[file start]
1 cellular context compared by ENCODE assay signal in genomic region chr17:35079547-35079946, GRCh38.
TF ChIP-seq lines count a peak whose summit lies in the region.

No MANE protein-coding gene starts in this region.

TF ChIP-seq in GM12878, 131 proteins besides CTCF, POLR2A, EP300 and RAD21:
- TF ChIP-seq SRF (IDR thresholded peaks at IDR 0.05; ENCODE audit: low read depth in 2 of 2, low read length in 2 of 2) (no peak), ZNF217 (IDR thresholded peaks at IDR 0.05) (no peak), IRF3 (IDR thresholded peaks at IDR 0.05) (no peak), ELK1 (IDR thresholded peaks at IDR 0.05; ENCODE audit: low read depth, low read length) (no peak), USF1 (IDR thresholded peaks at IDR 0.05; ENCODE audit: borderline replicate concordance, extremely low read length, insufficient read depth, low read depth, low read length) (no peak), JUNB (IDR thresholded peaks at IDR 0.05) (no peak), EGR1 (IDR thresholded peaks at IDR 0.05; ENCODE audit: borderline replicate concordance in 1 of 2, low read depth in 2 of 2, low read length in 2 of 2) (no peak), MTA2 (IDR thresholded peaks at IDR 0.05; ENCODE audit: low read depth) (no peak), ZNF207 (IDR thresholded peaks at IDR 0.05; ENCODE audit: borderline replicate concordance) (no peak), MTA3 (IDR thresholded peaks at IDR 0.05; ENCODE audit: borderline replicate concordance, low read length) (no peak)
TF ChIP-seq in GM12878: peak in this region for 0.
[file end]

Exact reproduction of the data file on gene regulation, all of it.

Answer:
1 cellular context compared by ENCODE assay signal in genomic region chr17:35079547-35079946, GRCh38.
TF ChIP-seq lines count a peak whose summit lies in the region.

No MANE protein-coding gene starts in this region.

TF ChIP-seq in GM12878, 131 proteins besides CTCF, POLR2A, EP300 and RAD21:
- TF ChIP-seq SRF (IDR thresholded peaks at IDR 0.05; ENCODE audit: low read depth in 2 of 2, low read length in 2 of 2) (no peak), ZNF217 (IDR thresholded peaks at IDR 0.05) (no peak), IRF3 (IDR thresholded peaks at IDR 0.05) (no peak), ELK1 (IDR thresholded peaks at IDR 0.05; ENCODE audit: low read depth, low read length) (no peak), USF1 (IDR thresholded peaks at IDR 0.05; ENCODE audit: borderline replicate concordance, extremely low read length, insufficient read depth, low read depth, low read length) (no peak), JUNB (IDR thresholded peaks at IDR 0.05) (no peak), EGR1 (IDR thresholded peaks at IDR 0.05; ENCODE audit: borderline replicate concordance in 1 of 2, low read depth in 2 of 2, low read length in 2 of 2) (no peak), MTA2 (IDR thresholded peaks at IDR 0.05; ENCODE audit: low read depth) (no peak), ZNF207 (IDR thresholded peaks at IDR 0.05; ENCODE audit: borderline replicate concordance) (no peak), MTA3 (IDR thresholded peaks at IDR 0.05; ENCODE audit: borderline replicate concordance, low read length) (no peak)
TF ChIP-seq in GM12878: peak in this region for 0.